What was supposed to be just a regular relaxing day at the beach turned into a thrilling—yet scary—sight for one family when they spotted a group of sharks feasting on fish near the Myrtle Beach shoreline. Tara Savedge, a Richmond resident vacationing in the beach town with her family, shared a video of nearly a half-a-dozen sharks enjoying a feeding frenzy in North Carolina ocean waters.
Savedge shared a Facebook video of five sharks jumping out of the water, chomping on fish on Monday. “Who wants to see some sharks this morning?” she wrote.
Speaking with a local CBS News affiliate, Savedge explained her son and nephew were out skimboarding in the water when they saw a school of fish frantically jumping around in the water nearby. “My husband said ‘something’s chasing them, maybe there’s a shark in the water,” Savedge said, noting they could see a few of the sharks jumping out of the water catching fish.
“I’ve never seen sharks jump out of the water like that,” she added.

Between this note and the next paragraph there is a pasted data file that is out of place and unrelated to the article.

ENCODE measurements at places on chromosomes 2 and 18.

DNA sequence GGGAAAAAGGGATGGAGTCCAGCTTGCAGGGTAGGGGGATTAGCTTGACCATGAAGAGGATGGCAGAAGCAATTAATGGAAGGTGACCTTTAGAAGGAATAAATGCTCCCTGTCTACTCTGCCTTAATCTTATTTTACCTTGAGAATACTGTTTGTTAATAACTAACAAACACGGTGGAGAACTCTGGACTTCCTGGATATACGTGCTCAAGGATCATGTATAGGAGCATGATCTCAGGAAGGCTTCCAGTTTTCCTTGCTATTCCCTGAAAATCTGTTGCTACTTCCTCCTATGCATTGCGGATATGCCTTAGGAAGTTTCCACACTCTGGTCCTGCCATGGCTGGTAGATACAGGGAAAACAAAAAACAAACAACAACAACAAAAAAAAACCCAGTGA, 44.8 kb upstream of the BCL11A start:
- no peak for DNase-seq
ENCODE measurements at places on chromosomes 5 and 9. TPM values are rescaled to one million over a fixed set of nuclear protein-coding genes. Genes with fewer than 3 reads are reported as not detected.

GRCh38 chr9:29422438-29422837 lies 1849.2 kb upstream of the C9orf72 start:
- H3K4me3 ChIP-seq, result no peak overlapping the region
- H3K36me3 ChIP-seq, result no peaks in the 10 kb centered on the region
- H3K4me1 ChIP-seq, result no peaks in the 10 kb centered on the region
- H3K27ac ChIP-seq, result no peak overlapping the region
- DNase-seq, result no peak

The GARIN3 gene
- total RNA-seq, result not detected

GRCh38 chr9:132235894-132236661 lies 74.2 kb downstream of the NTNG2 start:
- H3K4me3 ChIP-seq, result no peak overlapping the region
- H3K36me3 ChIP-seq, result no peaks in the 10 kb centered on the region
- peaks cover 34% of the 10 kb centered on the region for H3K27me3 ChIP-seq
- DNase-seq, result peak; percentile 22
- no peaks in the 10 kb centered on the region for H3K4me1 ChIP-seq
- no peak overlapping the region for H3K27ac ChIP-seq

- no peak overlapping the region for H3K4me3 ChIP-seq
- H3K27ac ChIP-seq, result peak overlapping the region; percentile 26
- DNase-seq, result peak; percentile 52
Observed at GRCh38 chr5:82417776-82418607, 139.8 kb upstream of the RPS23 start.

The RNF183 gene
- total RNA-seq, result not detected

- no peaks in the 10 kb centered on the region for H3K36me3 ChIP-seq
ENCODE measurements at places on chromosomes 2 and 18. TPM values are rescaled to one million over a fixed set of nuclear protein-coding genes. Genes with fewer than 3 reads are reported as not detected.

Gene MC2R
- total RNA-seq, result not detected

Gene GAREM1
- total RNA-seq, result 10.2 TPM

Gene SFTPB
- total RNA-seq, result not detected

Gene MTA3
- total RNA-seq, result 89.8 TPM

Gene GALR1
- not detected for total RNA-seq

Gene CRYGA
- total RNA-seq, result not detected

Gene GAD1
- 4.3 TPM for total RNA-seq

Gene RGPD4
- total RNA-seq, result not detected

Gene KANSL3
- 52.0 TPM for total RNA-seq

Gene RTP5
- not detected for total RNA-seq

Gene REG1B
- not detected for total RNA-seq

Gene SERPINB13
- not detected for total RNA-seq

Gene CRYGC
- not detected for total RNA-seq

Patrol teams evacuated the beach following the shark sighting and people weren’t allowed to get in the water for about an hour. Authorities were unable to determine the species of sharks, but after viewing Savedge’s video, lifeguards predicted the fish to be between four and six feet long.
North Carolina’s coast has become a popular hub for sharks, and—more recently—shark attacks. East Coast waters have long been a pit-stop for traveling Great Whites and Sand Tiger Sharks, however, during the summer of 2019 North Carolina swimmers have encountered Bull Sharks and Blacktip Sharks.
The month of June saw an influx of shark attacks after three people were bitten off the coast of North Carolina.
Seventeen-year-old Paige Winter was pulled underwater by a shark at Fort Macon State Park on June 2. The attack resulted in Winter losing most of her left leg as well as two fingers. Eight days later, 19-year-old Austin Reed was bitten on his right foot by a shark while surfing the waters off Ocean Isle Beach. Barely a week after Reed’s encounter, a shark grabbed an 8-year-old boy by the leg in the ocean near Bald Head Island on June 17.
Gavin Naylor, director of the Florida Program for Shark Research, suggested to the boys’ shark experience likely involved Blacktip sharks—a smaller species of shark not known for aggressive behavior. “[They] are as shocked at biting people as people are at being bitten,” Naylor said in a June interview.
As for Winter’s attack, Naylor predicted she encountered a Bull shark—a species with a large appetite and reputation for aggression.